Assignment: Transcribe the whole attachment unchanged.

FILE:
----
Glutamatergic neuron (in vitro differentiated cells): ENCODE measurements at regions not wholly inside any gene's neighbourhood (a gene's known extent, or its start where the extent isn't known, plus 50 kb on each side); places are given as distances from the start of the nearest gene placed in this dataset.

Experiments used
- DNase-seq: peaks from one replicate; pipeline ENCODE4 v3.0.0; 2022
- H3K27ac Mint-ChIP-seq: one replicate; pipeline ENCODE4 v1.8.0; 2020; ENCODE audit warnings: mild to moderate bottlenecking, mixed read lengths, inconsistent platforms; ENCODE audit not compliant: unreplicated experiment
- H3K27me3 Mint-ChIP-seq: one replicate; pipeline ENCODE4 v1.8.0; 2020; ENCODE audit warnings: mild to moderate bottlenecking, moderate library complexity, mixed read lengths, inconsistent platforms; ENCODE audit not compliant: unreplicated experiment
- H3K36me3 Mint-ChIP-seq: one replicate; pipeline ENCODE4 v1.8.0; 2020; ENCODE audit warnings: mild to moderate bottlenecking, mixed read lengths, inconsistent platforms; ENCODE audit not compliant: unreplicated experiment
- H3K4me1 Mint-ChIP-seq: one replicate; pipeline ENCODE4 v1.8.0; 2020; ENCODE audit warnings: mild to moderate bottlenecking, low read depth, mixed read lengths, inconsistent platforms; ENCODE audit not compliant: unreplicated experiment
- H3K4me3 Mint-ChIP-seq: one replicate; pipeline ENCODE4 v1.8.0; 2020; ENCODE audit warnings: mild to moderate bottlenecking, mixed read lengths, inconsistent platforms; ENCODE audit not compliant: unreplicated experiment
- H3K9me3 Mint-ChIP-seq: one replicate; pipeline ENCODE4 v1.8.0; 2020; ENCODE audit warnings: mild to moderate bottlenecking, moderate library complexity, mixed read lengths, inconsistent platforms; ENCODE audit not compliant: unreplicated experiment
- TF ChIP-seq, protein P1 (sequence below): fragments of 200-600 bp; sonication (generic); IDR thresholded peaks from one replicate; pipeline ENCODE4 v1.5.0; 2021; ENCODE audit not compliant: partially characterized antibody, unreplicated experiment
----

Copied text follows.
Glutamatergic neuron (in vitro differentiated cells): ENCODE measurements at regions not wholly inside any gene's neighbourhood (a gene's known extent, or its start where the extent isn't known, plus 50 kb on each side); places are given as distances from the start of the nearest gene placed in this dataset.

Experiments used
- DNase-seq: peaks from one replicate; pipeline ENCODE4 v3.0.0; 2022
- H3K27ac Mint-ChIP-seq: one replicate; pipeline ENCODE4 v1.8.0; 2020; ENCODE audit warnings: mild to moderate bottlenecking, mixed read lengths, inconsistent platforms; ENCODE audit not compliant: unreplicated experiment
- H3K27me3 Mint-ChIP-seq: one replicate; pipeline ENCODE4 v1.8.0; 2020; ENCODE audit warnings: mild to moderate bottlenecking, moderate library complexity, mixed read lengths, inconsistent platforms; ENCODE audit not compliant: unreplicated experiment
- H3K36me3 Mint-ChIP-seq: one replicate; pipeline ENCODE4 v1.8.0; 2020; ENCODE audit warnings: mild to moderate bottlenecking, mixed read lengths, inconsistent platforms; ENCODE audit not compliant: unreplicated experiment
- H3K4me1 Mint-ChIP-seq: one replicate; pipeline ENCODE4 v1.8.0; 2020; ENCODE audit warnings: mild to moderate bottlenecking, low read depth, mixed read lengths, inconsistent platforms; ENCODE audit not compliant: unreplicated experiment
- H3K4me3 Mint-ChIP-seq: one replicate; pipeline ENCODE4 v1.8.0; 2020; ENCODE audit warnings: mild to moderate bottlenecking, mixed read lengths, inconsistent platforms; ENCODE audit not compliant: unreplicated experiment
- H3K9me3 Mint-ChIP-seq: one replicate; pipeline ENCODE4 v1.8.0; 2020; ENCODE audit warnings: mild to moderate bottlenecking, moderate library complexity, mixed read lengths, inconsistent platforms; ENCODE audit not compliant: unreplicated experiment
- TF ChIP-seq, protein P1 (sequence below): fragments of 200-600 bp; sonication (generic); IDR thresholded peaks from one replicate; pipeline ENCODE4 v1.5.0; 2021; ENCODE audit not compliant: partially characterized antibody, unreplicated experiment